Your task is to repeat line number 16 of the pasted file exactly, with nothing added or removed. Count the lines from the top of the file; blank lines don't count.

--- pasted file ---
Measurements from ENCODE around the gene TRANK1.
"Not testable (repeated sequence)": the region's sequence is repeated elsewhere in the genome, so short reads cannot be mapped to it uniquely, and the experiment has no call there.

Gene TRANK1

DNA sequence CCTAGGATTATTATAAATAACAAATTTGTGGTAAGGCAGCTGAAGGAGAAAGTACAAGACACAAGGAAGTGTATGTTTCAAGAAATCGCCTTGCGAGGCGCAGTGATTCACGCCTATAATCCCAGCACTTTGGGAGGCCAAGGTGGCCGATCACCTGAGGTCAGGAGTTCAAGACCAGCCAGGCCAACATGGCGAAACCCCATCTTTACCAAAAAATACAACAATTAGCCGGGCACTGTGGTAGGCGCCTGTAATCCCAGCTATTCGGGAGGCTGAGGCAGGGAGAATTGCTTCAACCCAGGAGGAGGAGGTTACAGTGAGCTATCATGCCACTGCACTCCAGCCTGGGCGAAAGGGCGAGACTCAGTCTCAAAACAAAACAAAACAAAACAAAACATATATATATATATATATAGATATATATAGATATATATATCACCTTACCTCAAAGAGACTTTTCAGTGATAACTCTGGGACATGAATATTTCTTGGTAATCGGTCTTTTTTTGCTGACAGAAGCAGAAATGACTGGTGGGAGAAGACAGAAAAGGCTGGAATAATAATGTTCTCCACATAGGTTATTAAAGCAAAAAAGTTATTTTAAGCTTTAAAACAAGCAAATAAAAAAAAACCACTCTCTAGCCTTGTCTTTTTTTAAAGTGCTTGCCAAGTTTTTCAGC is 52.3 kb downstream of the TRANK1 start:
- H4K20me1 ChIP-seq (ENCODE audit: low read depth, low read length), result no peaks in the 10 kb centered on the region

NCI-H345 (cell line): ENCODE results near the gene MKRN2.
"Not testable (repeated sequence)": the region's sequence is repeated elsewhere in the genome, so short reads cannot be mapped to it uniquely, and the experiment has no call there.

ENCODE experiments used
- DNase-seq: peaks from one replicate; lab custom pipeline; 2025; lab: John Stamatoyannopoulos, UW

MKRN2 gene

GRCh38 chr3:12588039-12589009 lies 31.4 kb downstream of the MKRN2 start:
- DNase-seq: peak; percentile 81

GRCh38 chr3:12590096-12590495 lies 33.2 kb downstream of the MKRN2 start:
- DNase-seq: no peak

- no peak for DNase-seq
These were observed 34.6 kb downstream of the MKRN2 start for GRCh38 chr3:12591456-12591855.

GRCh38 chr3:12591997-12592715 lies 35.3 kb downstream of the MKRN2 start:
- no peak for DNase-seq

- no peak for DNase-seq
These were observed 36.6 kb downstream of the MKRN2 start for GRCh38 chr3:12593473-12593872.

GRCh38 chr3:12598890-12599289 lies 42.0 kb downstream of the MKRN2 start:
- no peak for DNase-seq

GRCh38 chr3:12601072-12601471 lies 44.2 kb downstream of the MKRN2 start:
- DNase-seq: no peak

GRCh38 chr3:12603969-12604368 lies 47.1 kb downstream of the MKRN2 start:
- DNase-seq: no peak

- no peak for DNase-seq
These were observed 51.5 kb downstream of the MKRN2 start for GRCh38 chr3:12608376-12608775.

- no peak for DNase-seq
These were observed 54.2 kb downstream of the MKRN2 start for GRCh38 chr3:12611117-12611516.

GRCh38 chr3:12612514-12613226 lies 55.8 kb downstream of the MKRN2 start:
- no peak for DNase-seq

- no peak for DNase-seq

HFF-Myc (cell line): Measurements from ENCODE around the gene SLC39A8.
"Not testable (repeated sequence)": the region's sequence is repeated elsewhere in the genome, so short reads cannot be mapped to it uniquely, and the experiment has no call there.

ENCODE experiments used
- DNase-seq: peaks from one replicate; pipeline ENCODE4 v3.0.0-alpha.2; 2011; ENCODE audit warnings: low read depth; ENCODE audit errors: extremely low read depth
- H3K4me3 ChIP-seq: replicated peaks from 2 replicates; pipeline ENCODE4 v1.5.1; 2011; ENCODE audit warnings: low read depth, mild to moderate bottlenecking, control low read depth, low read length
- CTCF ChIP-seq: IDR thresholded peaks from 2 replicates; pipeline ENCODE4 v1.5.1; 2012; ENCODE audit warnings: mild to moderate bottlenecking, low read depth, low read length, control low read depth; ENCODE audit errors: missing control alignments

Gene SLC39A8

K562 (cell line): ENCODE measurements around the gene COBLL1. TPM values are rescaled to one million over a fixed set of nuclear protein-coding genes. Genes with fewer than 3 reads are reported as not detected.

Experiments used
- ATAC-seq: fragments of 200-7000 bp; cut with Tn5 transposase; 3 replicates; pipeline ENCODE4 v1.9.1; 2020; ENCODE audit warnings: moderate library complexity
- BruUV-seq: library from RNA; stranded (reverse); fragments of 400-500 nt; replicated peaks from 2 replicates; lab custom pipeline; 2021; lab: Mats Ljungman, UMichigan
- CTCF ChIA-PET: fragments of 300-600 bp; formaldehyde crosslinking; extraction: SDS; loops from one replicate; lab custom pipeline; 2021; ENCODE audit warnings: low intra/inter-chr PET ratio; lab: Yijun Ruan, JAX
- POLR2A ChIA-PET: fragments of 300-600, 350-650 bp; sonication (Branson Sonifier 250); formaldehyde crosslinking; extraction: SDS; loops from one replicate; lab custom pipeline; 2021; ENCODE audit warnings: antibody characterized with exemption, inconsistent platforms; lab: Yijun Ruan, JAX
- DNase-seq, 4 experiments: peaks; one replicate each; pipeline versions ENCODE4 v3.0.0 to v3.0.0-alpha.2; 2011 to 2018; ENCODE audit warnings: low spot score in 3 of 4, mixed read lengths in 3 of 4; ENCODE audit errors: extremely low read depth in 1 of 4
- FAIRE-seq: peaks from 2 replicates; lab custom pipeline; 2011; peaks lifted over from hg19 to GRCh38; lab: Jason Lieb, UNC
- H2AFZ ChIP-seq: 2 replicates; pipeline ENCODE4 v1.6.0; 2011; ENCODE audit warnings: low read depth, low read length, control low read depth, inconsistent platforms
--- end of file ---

These were observed 34.6 kb downstream of the MKRN2 start for GRCh38 chr3:12591456-12591855.